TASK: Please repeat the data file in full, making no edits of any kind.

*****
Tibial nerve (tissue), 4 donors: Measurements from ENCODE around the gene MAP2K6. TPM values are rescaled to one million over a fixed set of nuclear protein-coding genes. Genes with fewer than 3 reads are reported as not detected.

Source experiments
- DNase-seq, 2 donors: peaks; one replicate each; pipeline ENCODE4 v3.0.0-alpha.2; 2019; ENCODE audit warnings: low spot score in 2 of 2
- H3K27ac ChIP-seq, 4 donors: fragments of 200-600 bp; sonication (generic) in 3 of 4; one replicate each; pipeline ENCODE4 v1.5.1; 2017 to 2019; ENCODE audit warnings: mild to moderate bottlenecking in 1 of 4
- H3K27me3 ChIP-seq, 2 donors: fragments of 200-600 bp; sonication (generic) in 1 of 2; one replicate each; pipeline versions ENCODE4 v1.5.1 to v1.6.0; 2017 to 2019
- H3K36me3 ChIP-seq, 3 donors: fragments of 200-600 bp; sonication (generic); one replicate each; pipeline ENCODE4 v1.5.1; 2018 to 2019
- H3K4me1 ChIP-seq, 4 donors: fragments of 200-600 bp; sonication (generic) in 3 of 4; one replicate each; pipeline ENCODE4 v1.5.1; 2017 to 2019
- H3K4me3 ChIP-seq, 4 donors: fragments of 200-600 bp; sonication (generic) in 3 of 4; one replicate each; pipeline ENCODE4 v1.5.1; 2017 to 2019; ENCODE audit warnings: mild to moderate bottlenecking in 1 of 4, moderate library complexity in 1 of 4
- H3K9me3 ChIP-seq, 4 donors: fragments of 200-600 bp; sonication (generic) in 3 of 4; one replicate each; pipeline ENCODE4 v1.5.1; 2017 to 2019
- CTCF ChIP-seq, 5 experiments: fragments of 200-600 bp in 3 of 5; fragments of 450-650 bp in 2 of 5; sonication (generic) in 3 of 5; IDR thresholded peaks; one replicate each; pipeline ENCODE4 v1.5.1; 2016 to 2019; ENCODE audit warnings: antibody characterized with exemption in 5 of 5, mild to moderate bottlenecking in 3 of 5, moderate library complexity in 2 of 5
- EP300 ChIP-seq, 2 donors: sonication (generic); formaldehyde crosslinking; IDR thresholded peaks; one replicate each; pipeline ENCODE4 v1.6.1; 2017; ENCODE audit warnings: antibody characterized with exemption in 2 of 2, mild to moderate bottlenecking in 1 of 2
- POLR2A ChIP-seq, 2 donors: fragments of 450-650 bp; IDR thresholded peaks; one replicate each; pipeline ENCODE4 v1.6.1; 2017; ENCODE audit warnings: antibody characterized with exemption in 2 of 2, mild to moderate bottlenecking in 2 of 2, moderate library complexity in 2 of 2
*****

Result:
Tibial nerve (tissue), 4 donors: Measurements from ENCODE around the gene MAP2K6. TPM values are rescaled to one million over a fixed set of nuclear protein-coding genes. Genes with fewer than 3 reads are reported as not detected.

Source experiments
- DNase-seq, 2 donors: peaks; one replicate each; pipeline ENCODE4 v3.0.0-alpha.2; 2019; ENCODE audit warnings: low spot score in 2 of 2
- H3K27ac ChIP-seq, 4 donors: fragments of 200-600 bp; sonication (generic) in 3 of 4; one replicate each; pipeline ENCODE4 v1.5.1; 2017 to 2019; ENCODE audit warnings: mild to moderate bottlenecking in 1 of 4
- H3K27me3 ChIP-seq, 2 donors: fragments of 200-600 bp; sonication (generic) in 1 of 2; one replicate each; pipeline versions ENCODE4 v1.5.1 to v1.6.0; 2017 to 2019
- H3K36me3 ChIP-seq, 3 donors: fragments of 200-600 bp; sonication (generic); one replicate each; pipeline ENCODE4 v1.5.1; 2018 to 2019
- H3K4me1 ChIP-seq, 4 donors: fragments of 200-600 bp; sonication (generic) in 3 of 4; one replicate each; pipeline ENCODE4 v1.5.1; 2017 to 2019
- H3K4me3 ChIP-seq, 4 donors: fragments of 200-600 bp; sonication (generic) in 3 of 4; one replicate each; pipeline ENCODE4 v1.5.1; 2017 to 2019; ENCODE audit warnings: mild to moderate bottlenecking in 1 of 4, moderate library complexity in 1 of 4
- H3K9me3 ChIP-seq, 4 donors: fragments of 200-600 bp; sonication (generic) in 3 of 4; one replicate each; pipeline ENCODE4 v1.5.1; 2017 to 2019
- CTCF ChIP-seq, 5 experiments: fragments of 200-600 bp in 3 of 5; fragments of 450-650 bp in 2 of 5; sonication (generic) in 3 of 5; IDR thresholded peaks; one replicate each; pipeline ENCODE4 v1.5.1; 2016 to 2019; ENCODE audit warnings: antibody characterized with exemption in 5 of 5, mild to moderate bottlenecking in 3 of 5, moderate library complexity in 2 of 5
- EP300 ChIP-seq, 2 donors: sonication (generic); formaldehyde crosslinking; IDR thresholded peaks; one replicate each; pipeline ENCODE4 v1.6.1; 2017; ENCODE audit warnings: antibody characterized with exemption in 2 of 2, mild to moderate bottlenecking in 1 of 2
- POLR2A ChIP-seq, 2 donors: fragments of 450-650 bp; IDR thresholded peaks; one replicate each; pipeline ENCODE4 v1.6.1; 2017; ENCODE audit warnings: antibody characterized with exemption in 2 of 2, mild to moderate bottlenecking in 2 of 2, moderate library complexity in 2 of 2